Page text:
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Cold Water Therapy Part 2: Effects and Potential Benefits

Following on from our article on the history of cold water therapy, our very own Effortless Superhuman practitioner, Stephen Hooper, explores the literature behind the effects of cold water therapy on the body. If you were considering trying this home therapy, we’ve done the hard work to provide you with reasons to try it and what it can do for your body.



One of the most widely quoted research articles is a 2007 paper by Nikolai Shevchuk titled “Adapted cold showers as a potential treatment for depression.” In this paper Shevchuk hypothesizes that depression may be caused by the convergence of two factors:

  1. A lifestyle that lacks certain physiological stressors
  2. Genetic make-up that predisposes an individual to be affected by the condition.

The ‘physiological stressors’ Shevchuk is referring to includes frequent acute physical activity as well as frequent (temporary) changes in body temperature. Throughout evolution, humans have been required to exert themselves on a daily basis with brief periods of lifting, carrying, running, jumping, hiking and other primitive patterns. Likewise they would have experienced frequent changes in temperature such as bathing in cold water, forced swimming in cold water, or hunting in very hot weather. One may argue that modern humans may not be exposed to these ‘thermal stressors’ due to temperature-controlled environments (heaters, air-conditioning), warm showers, hot baths and technology that allows for a sedentary lifestyle.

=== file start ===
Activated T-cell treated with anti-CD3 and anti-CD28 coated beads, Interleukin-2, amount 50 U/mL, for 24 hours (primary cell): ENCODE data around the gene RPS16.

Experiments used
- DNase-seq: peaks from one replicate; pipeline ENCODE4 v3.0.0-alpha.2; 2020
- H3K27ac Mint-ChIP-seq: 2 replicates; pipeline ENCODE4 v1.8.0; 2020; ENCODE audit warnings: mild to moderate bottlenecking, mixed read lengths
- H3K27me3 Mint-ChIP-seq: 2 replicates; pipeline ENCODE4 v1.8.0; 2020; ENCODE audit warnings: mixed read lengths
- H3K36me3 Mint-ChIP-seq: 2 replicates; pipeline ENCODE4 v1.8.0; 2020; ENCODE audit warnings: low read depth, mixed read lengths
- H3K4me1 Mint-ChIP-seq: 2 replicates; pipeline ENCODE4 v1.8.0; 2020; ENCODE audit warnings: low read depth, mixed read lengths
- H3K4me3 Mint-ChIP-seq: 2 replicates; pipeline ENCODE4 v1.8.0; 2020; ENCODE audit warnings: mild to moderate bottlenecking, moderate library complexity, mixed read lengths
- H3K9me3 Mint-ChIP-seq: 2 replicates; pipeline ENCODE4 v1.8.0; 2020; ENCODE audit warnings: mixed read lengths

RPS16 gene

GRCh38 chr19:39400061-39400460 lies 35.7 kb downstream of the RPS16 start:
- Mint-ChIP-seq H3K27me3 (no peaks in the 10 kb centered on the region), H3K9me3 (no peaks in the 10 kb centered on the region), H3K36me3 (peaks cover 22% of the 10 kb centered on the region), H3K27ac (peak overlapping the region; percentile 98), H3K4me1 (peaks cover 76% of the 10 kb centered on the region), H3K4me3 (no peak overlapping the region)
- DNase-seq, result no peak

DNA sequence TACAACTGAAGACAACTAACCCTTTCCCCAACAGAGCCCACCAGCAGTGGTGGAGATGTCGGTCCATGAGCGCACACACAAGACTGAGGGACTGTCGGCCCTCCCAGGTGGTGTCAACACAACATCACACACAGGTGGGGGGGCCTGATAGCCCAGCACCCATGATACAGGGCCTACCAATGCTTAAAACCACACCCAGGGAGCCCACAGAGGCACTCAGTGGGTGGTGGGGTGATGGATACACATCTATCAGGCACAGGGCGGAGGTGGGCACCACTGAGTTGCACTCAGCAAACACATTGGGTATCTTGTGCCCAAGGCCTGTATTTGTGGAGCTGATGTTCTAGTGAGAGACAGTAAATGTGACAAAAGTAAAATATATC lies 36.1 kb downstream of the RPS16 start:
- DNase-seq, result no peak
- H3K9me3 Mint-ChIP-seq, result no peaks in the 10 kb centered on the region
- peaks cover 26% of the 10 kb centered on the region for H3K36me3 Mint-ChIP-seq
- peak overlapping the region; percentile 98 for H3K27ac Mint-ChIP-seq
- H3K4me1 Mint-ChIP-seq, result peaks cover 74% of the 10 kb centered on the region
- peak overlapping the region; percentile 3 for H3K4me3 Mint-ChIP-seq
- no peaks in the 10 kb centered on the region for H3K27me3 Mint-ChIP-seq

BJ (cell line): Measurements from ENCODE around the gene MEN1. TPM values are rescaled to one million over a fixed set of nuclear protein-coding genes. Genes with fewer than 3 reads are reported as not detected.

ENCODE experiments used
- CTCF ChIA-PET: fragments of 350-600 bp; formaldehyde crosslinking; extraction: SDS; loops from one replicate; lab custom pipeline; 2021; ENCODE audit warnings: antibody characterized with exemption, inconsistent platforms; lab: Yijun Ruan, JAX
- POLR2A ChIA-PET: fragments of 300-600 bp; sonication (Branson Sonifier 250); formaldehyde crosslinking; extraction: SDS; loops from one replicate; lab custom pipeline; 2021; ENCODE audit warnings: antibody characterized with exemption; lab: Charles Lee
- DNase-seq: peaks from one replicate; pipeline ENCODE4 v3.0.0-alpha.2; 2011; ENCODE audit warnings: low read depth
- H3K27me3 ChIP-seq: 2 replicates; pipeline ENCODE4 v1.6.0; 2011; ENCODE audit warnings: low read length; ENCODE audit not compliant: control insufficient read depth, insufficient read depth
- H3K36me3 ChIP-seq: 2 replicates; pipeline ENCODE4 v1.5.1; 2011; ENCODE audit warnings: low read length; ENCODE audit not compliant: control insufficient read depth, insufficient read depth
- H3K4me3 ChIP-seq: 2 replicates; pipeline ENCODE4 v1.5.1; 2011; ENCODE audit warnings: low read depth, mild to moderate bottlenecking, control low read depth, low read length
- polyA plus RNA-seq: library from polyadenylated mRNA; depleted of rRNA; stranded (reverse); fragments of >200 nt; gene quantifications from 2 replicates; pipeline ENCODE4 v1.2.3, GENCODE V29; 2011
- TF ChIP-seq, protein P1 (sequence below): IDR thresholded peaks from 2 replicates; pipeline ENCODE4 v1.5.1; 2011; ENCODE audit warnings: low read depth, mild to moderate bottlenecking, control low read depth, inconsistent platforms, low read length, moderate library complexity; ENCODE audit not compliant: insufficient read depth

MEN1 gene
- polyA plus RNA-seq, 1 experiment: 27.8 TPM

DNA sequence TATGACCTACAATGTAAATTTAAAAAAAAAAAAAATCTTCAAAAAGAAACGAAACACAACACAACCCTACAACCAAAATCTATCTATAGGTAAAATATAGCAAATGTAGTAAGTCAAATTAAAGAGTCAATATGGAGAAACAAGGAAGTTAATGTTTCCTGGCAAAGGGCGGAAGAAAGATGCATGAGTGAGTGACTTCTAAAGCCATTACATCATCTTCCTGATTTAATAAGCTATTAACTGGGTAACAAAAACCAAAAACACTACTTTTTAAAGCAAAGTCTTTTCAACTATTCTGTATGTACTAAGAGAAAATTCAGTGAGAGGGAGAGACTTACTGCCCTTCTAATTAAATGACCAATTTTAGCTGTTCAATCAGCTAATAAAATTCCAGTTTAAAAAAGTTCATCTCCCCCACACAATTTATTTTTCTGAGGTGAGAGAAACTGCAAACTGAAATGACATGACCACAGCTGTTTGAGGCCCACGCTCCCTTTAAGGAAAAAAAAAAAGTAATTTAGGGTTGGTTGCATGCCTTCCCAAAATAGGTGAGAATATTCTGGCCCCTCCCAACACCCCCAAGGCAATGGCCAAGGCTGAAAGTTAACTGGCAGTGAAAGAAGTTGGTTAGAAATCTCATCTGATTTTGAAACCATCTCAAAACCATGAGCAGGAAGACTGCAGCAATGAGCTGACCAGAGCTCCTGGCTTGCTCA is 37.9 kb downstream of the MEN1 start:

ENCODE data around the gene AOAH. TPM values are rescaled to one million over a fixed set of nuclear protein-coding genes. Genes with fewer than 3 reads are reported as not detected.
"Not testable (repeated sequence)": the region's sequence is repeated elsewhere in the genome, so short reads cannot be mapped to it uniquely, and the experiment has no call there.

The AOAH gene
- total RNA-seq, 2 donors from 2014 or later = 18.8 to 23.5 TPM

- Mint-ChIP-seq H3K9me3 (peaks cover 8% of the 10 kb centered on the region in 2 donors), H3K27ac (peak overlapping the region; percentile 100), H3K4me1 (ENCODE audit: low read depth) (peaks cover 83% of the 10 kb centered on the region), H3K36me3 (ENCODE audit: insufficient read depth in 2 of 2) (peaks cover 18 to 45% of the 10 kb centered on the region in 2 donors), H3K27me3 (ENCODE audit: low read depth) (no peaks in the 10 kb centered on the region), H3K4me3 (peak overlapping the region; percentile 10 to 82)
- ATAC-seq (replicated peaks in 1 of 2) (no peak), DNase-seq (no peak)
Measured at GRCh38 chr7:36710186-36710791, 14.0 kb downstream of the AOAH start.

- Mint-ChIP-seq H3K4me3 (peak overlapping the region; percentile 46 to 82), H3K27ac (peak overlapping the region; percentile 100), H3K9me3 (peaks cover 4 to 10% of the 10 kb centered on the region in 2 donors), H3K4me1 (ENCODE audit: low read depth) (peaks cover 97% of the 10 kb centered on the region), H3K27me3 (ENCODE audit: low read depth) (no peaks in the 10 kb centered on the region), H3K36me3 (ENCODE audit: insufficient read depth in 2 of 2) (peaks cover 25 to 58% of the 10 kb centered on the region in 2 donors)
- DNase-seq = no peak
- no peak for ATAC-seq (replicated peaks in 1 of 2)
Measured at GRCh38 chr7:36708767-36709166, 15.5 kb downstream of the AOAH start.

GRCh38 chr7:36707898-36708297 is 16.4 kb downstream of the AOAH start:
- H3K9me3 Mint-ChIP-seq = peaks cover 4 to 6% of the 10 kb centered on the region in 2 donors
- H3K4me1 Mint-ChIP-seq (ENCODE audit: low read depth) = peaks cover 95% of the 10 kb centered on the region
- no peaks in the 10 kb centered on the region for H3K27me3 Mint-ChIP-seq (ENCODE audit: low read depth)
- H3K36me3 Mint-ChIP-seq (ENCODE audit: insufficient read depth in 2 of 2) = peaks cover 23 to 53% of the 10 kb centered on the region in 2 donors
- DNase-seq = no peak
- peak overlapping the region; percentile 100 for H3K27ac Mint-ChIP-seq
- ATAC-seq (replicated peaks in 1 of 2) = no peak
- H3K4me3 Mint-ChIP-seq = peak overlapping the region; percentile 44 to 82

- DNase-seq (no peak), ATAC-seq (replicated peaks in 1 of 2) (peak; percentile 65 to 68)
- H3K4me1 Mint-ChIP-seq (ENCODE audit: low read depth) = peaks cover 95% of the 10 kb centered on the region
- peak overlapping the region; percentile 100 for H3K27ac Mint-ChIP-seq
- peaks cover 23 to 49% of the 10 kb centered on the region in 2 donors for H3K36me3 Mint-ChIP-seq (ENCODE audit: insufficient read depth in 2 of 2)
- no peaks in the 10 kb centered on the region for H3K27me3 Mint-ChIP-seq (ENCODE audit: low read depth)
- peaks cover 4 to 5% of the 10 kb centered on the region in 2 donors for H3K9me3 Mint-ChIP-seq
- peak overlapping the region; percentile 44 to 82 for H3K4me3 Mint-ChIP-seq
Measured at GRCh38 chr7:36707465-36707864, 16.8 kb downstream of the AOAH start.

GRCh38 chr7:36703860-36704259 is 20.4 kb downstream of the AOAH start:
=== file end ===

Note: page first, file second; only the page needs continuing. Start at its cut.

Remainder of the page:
In this study, the proposed treatment protocol would include five minutes of gradual adaptation (showering in warm water that was gradually made colder and colder), followed by the subject showering for three minutes in cold water that was 20 degrees Celsius. This activity was to be performed one to two times daily for several months. The researcher concluded that the scientific evidence that exists appears to support the hypothesis: “Exposure to cold is known to activate the sympathetic nervous system and increase the blood level of beta-endorphin and noradrenaline and to increase synaptic release of noradrenaline in the brain as well.” Shevchuk went on to say that a cold shower is expected to send an “overwhelming amount of electrical impulses from peripheral nerve endings to the brain, which could result in an anti-depressive effect.”